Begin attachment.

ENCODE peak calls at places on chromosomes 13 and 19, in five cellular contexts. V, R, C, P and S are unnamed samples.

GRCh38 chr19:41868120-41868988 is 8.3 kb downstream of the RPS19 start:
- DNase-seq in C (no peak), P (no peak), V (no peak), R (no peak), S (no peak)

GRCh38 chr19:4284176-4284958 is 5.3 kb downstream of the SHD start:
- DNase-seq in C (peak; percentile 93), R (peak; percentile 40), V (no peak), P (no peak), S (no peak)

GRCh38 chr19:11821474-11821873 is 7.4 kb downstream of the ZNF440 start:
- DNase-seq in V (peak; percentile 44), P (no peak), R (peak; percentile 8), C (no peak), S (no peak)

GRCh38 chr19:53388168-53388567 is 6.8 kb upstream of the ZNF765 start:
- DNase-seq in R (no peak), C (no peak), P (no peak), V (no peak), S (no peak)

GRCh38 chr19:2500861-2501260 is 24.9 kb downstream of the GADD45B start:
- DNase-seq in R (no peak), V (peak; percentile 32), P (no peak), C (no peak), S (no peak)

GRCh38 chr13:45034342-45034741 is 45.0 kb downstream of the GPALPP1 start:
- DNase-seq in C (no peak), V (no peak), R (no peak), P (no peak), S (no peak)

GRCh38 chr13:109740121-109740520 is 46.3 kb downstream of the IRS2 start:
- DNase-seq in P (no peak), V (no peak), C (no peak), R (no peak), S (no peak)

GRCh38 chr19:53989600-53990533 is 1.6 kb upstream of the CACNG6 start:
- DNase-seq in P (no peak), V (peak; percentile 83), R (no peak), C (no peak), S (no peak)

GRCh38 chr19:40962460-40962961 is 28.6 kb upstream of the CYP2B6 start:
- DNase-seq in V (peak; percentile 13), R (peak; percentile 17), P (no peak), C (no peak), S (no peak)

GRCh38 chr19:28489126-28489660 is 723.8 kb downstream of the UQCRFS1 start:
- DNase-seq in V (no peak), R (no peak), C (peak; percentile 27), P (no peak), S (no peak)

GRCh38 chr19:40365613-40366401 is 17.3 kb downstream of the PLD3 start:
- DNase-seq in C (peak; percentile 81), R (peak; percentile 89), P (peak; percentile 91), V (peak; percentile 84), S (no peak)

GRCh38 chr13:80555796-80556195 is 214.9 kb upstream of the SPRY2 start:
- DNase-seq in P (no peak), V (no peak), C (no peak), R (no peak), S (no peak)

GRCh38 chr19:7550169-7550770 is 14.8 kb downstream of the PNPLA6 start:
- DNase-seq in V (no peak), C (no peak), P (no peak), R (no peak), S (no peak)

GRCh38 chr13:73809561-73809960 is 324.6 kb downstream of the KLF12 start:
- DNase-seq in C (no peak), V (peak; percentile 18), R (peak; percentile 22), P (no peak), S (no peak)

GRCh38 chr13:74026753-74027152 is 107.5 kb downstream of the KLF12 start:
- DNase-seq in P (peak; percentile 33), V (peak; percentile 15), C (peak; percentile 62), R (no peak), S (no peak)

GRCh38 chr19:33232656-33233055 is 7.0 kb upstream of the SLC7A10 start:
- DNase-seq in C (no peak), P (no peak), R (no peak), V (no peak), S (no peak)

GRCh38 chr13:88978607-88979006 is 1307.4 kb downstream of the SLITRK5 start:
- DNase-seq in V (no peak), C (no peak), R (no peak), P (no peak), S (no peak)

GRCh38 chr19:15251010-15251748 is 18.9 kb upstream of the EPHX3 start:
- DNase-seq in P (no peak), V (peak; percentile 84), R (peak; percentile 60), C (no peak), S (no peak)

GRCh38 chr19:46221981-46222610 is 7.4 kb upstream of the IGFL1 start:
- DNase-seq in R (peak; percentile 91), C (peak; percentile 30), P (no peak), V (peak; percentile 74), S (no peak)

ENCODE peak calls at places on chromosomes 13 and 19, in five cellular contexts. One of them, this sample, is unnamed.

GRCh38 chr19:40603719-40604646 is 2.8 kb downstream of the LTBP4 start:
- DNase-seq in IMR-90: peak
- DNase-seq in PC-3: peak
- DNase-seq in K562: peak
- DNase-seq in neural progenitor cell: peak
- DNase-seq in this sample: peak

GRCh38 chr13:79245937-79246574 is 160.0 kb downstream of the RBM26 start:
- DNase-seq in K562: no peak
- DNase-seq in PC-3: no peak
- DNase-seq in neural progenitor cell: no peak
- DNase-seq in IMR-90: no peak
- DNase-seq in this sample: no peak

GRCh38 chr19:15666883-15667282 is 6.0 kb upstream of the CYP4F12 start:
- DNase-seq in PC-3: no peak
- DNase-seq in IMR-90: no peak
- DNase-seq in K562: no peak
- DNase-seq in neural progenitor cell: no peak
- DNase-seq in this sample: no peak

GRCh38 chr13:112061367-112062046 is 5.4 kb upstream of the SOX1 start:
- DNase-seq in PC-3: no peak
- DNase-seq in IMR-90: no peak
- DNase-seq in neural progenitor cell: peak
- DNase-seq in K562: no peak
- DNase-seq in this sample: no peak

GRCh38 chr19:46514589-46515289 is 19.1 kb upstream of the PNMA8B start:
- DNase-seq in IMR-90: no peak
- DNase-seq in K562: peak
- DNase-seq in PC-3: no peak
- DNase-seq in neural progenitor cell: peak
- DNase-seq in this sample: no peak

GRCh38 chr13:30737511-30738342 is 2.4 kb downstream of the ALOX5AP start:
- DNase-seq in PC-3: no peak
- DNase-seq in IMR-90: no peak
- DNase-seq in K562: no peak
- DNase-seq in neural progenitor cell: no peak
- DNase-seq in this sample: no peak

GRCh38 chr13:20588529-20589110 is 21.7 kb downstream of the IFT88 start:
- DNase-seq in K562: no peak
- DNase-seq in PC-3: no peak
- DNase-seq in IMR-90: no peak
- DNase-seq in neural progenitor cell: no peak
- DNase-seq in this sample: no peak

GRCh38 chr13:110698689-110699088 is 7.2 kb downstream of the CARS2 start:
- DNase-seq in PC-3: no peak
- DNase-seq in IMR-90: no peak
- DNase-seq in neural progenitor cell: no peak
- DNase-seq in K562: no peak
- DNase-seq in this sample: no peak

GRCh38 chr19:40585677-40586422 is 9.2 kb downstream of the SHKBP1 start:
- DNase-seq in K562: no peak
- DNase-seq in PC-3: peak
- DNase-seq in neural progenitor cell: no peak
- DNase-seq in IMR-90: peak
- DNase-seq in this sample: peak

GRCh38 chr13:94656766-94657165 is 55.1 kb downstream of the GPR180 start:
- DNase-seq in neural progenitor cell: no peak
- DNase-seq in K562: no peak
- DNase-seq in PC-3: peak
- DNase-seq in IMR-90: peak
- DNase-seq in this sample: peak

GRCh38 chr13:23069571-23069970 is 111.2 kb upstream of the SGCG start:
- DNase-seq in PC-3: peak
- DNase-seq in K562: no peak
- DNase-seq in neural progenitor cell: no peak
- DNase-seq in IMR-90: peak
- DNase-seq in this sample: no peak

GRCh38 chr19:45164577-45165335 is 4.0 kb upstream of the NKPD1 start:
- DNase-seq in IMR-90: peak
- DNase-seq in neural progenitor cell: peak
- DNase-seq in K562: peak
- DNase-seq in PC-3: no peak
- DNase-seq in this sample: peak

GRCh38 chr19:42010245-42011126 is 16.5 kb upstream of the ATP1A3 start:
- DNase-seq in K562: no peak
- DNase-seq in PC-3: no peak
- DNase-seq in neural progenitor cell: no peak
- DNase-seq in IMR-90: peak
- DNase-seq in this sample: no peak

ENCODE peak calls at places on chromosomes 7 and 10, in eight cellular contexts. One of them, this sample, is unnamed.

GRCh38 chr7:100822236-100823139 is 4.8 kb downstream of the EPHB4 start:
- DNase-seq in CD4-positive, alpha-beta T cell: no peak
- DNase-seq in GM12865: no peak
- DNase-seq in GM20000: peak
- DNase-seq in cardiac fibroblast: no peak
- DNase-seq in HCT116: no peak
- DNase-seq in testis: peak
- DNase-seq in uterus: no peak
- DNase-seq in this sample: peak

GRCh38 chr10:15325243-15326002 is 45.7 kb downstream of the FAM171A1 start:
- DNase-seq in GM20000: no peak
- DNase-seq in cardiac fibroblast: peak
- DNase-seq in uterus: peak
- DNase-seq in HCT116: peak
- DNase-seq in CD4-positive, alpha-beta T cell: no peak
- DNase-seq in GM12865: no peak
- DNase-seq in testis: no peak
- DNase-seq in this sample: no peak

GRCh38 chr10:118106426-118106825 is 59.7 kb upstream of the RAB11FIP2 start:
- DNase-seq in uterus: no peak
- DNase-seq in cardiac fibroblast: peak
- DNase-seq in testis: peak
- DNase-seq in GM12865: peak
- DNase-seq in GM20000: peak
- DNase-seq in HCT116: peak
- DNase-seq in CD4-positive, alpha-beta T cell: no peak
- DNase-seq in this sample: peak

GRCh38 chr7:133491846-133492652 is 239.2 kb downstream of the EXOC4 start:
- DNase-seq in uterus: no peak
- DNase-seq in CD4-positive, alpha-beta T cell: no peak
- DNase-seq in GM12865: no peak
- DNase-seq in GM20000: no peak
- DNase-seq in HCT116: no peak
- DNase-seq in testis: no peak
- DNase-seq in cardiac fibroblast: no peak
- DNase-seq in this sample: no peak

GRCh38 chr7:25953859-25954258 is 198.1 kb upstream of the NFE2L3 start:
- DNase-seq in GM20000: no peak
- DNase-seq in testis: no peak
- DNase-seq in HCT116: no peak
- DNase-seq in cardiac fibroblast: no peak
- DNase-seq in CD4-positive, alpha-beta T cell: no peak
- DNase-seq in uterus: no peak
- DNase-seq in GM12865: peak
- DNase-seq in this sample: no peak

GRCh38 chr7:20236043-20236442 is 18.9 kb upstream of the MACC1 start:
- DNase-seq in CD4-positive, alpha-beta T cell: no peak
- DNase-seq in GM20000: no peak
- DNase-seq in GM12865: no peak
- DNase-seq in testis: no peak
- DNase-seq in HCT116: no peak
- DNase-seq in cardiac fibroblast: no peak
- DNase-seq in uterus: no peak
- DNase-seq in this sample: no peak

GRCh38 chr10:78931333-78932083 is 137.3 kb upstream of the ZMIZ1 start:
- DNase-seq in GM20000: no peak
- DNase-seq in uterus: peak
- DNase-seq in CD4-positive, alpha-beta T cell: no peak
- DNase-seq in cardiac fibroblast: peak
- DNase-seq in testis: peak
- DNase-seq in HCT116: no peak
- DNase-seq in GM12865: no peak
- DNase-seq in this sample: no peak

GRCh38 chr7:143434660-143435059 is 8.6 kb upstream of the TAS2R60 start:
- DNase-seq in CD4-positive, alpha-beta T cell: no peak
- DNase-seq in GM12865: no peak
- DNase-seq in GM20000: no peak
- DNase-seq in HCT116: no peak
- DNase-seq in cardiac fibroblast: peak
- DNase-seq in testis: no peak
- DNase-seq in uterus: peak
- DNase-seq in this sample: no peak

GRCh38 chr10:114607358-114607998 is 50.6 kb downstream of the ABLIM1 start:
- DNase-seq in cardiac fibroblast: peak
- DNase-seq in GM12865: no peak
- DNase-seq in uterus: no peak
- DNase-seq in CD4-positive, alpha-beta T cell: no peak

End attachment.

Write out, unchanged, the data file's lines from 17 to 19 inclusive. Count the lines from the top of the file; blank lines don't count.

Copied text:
- DNase-seq in P (no peak), V (peak; percentile 83), R (no peak), C (no peak), S (no peak)

GRCh38 chr19:40962460-40962961 is 28.6 kb upstream of the CYP2B6 start:
- DNase-seq in V (peak; percentile 13), R (peak; percentile 17), P (no peak), C (no peak), S (no peak)